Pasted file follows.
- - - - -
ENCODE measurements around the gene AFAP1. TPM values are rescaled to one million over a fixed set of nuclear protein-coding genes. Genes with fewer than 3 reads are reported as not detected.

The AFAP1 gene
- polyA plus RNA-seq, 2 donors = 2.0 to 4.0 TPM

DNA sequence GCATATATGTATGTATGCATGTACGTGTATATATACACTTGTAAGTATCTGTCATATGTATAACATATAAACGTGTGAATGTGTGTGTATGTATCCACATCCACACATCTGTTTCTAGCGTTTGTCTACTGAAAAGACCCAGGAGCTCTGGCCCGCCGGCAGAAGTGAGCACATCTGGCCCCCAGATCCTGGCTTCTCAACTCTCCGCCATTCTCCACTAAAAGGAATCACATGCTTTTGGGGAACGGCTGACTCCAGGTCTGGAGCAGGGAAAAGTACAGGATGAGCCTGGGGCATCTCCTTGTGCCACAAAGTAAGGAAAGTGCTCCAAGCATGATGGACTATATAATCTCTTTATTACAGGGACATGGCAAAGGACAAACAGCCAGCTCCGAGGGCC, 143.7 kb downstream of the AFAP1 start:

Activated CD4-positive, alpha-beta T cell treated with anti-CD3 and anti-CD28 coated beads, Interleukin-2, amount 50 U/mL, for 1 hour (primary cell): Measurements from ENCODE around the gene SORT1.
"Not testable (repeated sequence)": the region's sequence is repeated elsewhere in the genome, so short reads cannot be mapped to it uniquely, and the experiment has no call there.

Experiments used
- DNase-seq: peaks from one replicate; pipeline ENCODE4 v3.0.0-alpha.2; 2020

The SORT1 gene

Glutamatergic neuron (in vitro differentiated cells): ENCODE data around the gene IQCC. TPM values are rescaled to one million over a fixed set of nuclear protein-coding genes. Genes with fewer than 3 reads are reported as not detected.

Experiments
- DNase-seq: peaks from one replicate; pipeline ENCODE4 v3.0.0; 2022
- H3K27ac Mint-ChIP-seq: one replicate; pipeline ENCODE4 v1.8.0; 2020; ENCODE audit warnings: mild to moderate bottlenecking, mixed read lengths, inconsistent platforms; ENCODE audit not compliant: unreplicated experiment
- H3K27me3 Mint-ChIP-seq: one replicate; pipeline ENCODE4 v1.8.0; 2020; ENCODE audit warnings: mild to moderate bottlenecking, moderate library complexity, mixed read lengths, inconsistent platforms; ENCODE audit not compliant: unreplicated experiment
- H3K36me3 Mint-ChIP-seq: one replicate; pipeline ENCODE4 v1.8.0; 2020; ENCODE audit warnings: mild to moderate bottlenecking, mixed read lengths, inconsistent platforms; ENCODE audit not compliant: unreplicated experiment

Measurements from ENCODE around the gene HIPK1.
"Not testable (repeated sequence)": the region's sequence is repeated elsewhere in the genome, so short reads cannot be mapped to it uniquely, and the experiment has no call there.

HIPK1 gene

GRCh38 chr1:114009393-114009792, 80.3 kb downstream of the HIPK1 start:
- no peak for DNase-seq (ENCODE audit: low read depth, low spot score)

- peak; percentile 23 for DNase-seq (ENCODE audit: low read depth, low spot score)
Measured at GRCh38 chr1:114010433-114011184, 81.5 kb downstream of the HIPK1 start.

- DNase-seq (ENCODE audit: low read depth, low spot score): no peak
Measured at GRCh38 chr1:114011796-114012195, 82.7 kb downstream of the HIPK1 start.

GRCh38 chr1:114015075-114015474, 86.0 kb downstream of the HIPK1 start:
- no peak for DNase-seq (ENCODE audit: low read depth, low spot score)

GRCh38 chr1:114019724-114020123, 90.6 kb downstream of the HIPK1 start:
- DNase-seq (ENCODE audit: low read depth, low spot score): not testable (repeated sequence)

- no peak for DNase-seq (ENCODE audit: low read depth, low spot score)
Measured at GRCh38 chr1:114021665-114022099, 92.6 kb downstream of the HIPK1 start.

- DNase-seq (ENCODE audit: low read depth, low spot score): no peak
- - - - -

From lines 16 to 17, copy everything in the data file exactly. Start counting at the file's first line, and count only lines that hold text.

Measurements from ENCODE around the gene HIPK1.
"Not testable (repeated sequence)": the region's sequence is repeated elsewhere in the genome, so short reads cannot be mapped to it uniquely, and the experiment has no call there.